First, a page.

Pick Six single at Fairplex

On a day like today, with a near-$1 million pick six carryover at Fairplex Park, there will be big players from all over the country trying for a piece of the prize. The every-day bettor can’t compete against those big spenders who ante up thousands of dollars during big carryovers like this.

What us everyday players need is a couple of singles, and I think I’ve got one — Macapule in the 11th race. He can run against this kind, finished a credible second two back in his debut and gets the services of David Flores today. Trainer Alfredo Marquez doesn’t have many horses in his barn, but he’s a capable conditioner who’s won with one of four starters at the current meet. Looking for a pick six single today? Try Macapule in the nightcap.

One thought on “Pick Six single at Fairplex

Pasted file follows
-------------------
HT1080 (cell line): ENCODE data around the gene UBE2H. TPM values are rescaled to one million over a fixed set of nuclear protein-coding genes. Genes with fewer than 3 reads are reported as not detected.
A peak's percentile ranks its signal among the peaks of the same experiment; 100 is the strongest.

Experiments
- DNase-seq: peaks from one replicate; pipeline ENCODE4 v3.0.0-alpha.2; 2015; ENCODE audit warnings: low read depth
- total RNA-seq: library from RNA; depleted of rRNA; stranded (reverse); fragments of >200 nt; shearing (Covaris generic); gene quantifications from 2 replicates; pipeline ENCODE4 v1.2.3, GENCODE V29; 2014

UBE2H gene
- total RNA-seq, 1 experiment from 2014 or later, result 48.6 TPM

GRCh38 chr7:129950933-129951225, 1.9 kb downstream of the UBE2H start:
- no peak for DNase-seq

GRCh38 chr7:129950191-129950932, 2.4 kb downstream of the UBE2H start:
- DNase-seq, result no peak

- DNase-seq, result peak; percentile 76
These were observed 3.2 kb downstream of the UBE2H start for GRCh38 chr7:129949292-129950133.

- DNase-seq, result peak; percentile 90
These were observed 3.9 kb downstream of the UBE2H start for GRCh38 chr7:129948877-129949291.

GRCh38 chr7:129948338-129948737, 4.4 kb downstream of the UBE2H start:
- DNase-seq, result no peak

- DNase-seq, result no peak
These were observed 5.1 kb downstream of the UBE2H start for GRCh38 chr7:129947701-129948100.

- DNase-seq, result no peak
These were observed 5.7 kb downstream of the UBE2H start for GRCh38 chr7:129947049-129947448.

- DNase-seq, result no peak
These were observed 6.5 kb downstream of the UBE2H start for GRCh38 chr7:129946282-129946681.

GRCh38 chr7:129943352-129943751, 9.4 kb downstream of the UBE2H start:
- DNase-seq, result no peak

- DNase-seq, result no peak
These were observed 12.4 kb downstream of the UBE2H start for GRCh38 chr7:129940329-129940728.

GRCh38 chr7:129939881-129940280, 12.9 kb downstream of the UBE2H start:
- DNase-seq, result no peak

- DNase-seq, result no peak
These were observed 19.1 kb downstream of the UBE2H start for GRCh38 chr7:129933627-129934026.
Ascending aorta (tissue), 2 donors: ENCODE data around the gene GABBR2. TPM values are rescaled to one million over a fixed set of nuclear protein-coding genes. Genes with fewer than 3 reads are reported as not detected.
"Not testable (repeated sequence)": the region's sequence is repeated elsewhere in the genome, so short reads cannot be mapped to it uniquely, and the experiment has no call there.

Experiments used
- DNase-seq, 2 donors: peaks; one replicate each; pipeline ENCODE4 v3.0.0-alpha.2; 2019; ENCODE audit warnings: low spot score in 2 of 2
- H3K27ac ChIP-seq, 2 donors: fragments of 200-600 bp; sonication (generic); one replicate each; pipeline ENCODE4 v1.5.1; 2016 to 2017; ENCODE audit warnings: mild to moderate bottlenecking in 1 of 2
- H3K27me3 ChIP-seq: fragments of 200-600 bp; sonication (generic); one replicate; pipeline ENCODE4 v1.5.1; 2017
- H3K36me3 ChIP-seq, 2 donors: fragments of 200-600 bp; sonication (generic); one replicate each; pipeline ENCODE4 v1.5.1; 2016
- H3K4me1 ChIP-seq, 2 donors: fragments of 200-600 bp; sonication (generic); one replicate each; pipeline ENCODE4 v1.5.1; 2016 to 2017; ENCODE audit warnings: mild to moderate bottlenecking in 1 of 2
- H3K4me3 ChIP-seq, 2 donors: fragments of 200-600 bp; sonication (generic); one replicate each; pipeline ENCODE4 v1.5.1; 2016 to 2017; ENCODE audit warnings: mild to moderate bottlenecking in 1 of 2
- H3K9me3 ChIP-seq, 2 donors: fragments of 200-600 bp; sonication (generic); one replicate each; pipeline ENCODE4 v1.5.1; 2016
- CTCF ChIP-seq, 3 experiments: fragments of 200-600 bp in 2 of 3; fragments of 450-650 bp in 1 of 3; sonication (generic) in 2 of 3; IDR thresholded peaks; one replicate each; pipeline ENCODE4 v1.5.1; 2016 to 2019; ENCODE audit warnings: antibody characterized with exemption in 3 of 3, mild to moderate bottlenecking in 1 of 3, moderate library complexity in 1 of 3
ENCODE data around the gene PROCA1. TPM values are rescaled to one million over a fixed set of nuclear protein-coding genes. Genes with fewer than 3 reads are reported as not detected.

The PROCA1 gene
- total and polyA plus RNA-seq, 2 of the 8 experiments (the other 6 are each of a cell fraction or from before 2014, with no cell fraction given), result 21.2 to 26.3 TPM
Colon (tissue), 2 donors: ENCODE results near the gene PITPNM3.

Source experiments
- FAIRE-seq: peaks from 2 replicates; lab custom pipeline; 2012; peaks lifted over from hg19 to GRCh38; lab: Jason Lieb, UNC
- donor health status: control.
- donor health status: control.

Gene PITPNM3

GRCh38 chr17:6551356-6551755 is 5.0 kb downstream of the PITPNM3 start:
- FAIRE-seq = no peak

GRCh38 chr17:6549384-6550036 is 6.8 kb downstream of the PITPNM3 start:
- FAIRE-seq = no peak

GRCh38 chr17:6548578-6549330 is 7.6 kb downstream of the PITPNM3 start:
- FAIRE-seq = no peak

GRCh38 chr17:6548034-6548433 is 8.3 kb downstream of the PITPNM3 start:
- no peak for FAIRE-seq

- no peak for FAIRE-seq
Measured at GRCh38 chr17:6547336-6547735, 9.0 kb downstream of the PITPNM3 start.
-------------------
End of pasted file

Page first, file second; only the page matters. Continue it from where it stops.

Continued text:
1. Jason Levin, From the Desert to the Derby (DRF Press, 2002)In Steve Crist’s autobiography, he talks about DRF Press, and how he wenatd to get serious about publishing books with it after he took over at the Daily Racing Form. Well, he’s certainly gotten serious; DRF Press has not only stepped up publishing books on handicapping and betting the horses (look for my sure-to-be-overenthusiastic review of Steve Klein’s The Power of Early Speed early in 2006), but also taking chances on books aimed at a more general audience for example, From the Desert to the Derby. As the title implies to any horseplayer, From the Desert to the Derby focuses on the Maktoum family, whose royal brothers Maktoum, Mohammed, and Hamdan have been making waves in the Thoroughbred industry since the early eighties. In the mid-nineties, the brothers got together and formed Godolphin Racing, and one of the prizes on which they’ve focused their eyes is the Kentucky Derby. As of Levin’s writing, they had yet to win one. (For that matter, as of this review, the streak still holds.) One would expect, given these two thoughts and the title, that the focus would therefore be on the Maktoums’ quest to win the Kentucky Derby.That’s one focus, but not the only one. In fact, the Derby quest takes, in the latter half of the book, second stage to the obvious focus any writer would have been looking to zero in on at the time this book was written Godolphin’s all-out assault on the 2001 Breeders’ Cup, held in Elmont, New York only six weeks after the bombing of the World Trade Center. (The two tie in thanks to a fortuitous late-nineties comment by Sheikh Mohammed that Godolphin would win the Kentucky Derby by 2002; Levin’s focus on Godolphin’s two-year-old 2001 string follows naturally.) To say the least, this book was not written with the seasoned horseplayer in mind; Levin takes time to veer off into anecdotes well known to every horseplayer over the age of twelve, but that would be unknown to the general public. Thus, we can deduce that the book was, in fact, aimed at the general public, rather than the specialist horseplayer. Quite a radical title for DRF Press to publish in the old days, but an interesting statement by the new guard.So, does it succeed? I think it does. Levin has crafted a book that, while it trips over its feet sometimes (some of those diversions mentioned in the last paragraph do tend to kill the pace instead of building suspense), would make a very good introduction to the world of racing for the non-horseplayer. Like Auerbach’s Wild Ride or Barich’s Laughing in the Hills, From the Desert to the Derby presents horse racing from a human, rather than an equine, angle, staying away from jargon and easing the reader into an understanding of the sport. Quite nicely done, this, and worth your time. *** bd

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